Marine Biology

, Volume 150, Issue 6, pp 1083–1092 | Cite as

Simulated green turtle grazing affects nutrient composition of the seagrass Thalassia testudinum

  • Kathleen L. Moran
  • Karen A. BjorndalEmail author
Research Article


Before populations of green turtles (Chelonia mydas) were severely reduced by human overexploitation, the seagrass Thalassia testudinum was intensively grazed by green turtles in the Caribbean. To explore how nutrient composition of T. testudinum pastures responds to intense grazing pressure, we simulated green turtle grazing in 15 plots (each 3 m × 3 m) for 16 months in the central Bahamas. Comparisons of clipped plots with 15 adjacent control (unclipped) plots revealed that simulated grazing resulted in significantly higher energy, nitrogen, phosphorus, lignin, cutin, and condensed tannin content in blades in clipped plots, but sediment organic content was not affected. By continually re-cropping blades in grazing plots, turtles ingest young, actively growing blade tissue with higher energy, nitrogen, and phosphorus concentrations. Our 16-month clipping trial did not generate the expected decline in nutrient content in T. testudinum blades under intensive grazing. However, significant decreases in nitrogen and organic matter reserves in rhizomes, with declines apparent after 16 and 11 months, respectively, indicate that nutrient content of blades and/or blade productivity may decline under continued clipping.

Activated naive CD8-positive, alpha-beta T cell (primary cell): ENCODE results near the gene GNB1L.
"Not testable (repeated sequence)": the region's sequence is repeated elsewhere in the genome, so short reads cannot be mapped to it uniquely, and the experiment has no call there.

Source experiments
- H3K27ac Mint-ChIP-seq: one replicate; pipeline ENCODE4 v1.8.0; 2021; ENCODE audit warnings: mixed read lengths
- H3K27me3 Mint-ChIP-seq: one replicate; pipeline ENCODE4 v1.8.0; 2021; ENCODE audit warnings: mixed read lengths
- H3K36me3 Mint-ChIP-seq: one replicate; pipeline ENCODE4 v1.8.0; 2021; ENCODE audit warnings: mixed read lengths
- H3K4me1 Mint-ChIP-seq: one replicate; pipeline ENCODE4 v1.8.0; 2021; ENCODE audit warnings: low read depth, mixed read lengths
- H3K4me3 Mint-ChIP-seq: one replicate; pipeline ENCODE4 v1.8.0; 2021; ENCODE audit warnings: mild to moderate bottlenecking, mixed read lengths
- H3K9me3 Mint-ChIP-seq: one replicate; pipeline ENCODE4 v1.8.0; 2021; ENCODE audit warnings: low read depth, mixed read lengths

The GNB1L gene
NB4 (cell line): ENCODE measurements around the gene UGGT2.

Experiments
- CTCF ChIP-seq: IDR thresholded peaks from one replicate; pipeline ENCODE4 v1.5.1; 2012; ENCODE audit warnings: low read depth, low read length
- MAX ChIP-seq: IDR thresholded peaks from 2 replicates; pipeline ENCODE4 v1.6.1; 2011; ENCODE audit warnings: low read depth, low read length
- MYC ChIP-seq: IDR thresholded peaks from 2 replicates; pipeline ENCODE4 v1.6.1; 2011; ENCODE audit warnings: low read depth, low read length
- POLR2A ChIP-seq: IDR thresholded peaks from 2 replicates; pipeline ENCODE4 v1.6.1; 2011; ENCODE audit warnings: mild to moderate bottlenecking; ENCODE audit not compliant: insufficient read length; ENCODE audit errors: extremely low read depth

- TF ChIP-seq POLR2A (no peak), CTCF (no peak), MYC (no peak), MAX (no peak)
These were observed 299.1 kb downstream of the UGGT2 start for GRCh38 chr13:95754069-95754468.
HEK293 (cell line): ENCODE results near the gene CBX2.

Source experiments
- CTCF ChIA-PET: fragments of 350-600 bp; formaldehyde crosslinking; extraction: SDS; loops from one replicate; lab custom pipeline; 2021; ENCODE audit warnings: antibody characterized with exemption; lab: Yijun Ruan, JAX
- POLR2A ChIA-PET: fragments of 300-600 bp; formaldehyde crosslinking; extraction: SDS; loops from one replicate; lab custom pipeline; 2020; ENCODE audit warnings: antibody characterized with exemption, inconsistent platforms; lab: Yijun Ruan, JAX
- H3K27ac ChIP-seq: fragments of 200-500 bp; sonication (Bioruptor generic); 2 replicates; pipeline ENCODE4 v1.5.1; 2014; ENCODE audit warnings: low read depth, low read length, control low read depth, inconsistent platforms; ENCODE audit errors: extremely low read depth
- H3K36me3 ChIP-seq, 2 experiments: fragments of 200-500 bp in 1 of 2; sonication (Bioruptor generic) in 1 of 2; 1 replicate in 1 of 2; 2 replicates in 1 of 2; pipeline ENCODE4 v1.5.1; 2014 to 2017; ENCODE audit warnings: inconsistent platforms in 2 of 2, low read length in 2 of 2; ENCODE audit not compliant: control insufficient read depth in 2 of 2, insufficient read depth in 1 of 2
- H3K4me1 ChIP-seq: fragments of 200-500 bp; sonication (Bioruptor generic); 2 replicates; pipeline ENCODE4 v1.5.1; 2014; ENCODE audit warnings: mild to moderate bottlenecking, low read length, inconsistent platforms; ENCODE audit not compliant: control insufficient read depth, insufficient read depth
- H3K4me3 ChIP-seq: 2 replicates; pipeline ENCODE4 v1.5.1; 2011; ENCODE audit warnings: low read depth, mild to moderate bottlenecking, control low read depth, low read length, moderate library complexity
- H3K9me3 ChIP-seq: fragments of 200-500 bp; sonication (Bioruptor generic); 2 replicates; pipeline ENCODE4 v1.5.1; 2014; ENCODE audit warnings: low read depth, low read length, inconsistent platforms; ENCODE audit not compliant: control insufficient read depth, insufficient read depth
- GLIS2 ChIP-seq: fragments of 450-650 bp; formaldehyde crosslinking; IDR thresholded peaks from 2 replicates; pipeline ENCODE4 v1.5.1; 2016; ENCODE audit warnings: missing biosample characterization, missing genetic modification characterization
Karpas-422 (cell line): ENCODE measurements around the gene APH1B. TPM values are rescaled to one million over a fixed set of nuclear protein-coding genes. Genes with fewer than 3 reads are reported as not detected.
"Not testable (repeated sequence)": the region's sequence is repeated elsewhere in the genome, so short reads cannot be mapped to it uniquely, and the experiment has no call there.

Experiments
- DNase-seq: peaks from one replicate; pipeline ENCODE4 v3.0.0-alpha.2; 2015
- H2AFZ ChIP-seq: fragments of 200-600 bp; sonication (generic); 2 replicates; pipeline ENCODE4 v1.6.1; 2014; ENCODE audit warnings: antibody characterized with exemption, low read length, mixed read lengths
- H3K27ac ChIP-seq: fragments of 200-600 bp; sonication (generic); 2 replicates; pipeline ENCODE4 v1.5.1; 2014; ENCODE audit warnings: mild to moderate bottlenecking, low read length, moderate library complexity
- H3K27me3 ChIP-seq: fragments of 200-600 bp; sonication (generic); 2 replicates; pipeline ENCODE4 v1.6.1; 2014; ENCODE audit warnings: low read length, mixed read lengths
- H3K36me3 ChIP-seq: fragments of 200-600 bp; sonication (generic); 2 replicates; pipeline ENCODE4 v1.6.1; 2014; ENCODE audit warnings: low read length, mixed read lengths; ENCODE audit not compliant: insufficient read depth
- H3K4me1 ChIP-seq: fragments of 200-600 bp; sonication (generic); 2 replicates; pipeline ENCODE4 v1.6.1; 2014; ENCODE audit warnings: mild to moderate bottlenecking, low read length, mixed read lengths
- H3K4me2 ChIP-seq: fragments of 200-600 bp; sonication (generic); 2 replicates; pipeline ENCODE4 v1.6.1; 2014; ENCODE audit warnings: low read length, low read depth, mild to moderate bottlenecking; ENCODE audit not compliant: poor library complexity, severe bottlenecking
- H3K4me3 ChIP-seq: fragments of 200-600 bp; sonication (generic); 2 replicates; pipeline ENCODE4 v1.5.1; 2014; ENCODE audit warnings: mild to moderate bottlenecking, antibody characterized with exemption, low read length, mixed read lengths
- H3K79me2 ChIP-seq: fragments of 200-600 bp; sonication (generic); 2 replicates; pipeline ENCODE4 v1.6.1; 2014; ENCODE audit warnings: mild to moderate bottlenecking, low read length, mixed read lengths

Lignin Nutrient Composition Condensed Tannin Green Turtle Cell Wall Constituent 
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We are grateful to A. Bolten, whose insights and discussions improved the quality of the study and whose assistance with logistics made this study possible. C. Chapman, L. Chapman, T. Frazer, and J. Ogden provided valuable advice. We thank T. Arnold for analyses of secondary compounds. P. Eliazar, R. Fethiere, J. Funk, L. Schwandes, L. Sollenberger, and the UF Forage Evaluation Support Laboratory assisted with lab analyses. R. Co, L. Conway-Cranos, C. Davis, J. Greenawalt, J. Hale, R. Kuo, P. Lamarque, B. Reardon, S. Schopmeyer, C. Ward-Paige, D. Winchester, and D. Wood were invaluable in data collection. This paper benefited from the participation of KAB in the Long-Term Ecological Records of Marine Communities Working Group supported by the National Center for Ecological Analysis and Synthesis (funded by U.S. National Science Foundation grant DEB-0072909, the University of California, and the University of California, Santa Barbara). The staff of the Caribbean Marine Research Center supplied logistical support and access to the field site. Financial support was provided by N. Thompson and the National Marine Fisheries Service, Southeast Fisheries Science Center; J. Marr, N. Langley, and the Caribbean Marine Research Center; Disney Wildlife Conservation Fund; National Fish and Wildlife Foundation; the PADI Foundation; Sigma Xi; and the American Museum of Natural History.


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Copyright information

© Springer-Verlag 2006

Authors and Affiliations

  1. 1.Archie Carr Center for Sea Turtle Research and Department of ZoologyUniversity of FloridaGainesvilleUSA

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